Eye For Film >> Movies >> The Amityville Horror (1979) Film Review
The classic horror movie, spiced up with a whiff of veracity, is the simple formula that made The Amityville Horror the blockbuster that it was. Even now, 25 years later, it has lost little of its power to shock and disturb.
The portrayal of George and Kathy Lutz (James Brolin and Margot Kidder) is heartfelt and engaging. Much of the unease is generated from George's personal breakdown and its ramifications on the rest of the family.
Kidder had just been seen as Lois Lane in Superman and she is every bit as beautiful here. Kathy's vulnerability to George's temper creates delicious tension as shocks snap in the scenes of her dreams. The gore is neither excessive nor blatant, thus retaining a power to make you jump. These brief glimpses of mangled or shot people and the axe in the door, reminded me of The Shining and I was surprised to see that Stuart Rosenberg's film predates Kubrick's.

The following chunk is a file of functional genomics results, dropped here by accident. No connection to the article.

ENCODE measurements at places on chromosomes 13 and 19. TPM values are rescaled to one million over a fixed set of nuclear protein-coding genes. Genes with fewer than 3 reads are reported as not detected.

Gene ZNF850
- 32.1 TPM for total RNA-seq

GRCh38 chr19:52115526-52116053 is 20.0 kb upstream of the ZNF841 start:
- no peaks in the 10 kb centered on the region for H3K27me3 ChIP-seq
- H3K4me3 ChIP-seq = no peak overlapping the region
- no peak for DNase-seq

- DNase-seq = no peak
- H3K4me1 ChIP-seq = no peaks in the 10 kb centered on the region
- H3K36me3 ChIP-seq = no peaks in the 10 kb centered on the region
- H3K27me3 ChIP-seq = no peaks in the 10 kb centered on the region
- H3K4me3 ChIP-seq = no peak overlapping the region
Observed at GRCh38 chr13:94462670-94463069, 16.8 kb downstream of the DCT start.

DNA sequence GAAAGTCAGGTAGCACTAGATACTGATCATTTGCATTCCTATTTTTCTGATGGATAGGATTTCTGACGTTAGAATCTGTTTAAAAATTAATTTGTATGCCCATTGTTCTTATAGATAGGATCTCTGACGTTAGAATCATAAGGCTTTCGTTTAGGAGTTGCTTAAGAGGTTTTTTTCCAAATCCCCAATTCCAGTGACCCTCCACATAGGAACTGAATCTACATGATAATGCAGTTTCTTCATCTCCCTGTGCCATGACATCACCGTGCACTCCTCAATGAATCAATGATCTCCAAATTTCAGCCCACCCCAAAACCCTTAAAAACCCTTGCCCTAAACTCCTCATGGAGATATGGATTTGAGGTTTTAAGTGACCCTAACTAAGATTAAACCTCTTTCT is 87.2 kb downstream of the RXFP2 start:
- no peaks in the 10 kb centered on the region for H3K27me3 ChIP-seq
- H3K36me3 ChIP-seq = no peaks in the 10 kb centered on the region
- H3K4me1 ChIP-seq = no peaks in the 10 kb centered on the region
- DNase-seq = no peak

The house itself is a major character, mostly through the "eyes" of its Dutch colonial attic windows and spooky exterior shots, accompanied by the falsetto choir, again predating a modern equivalent, Jackson's Ring, as object anthropomorphized. The interiors indicate a nice house and yet you wonder why they stayed after finding the tiny walled room in the basement, described as "the way to hell"?
The support roles and the children are well played, especially Natasha Ryan, as Amy, who sees her imaginary friend Jody as a demonic red-eyed pig. Also memorable is Rod Steiger, as the priest, a family friend who is drawn into the curse.
The influence this film has had on the genre is as great as that of the book on which it was based, and, unlike many of its contemporaries, it has aged well.Reviewed on: 12 Apr 2005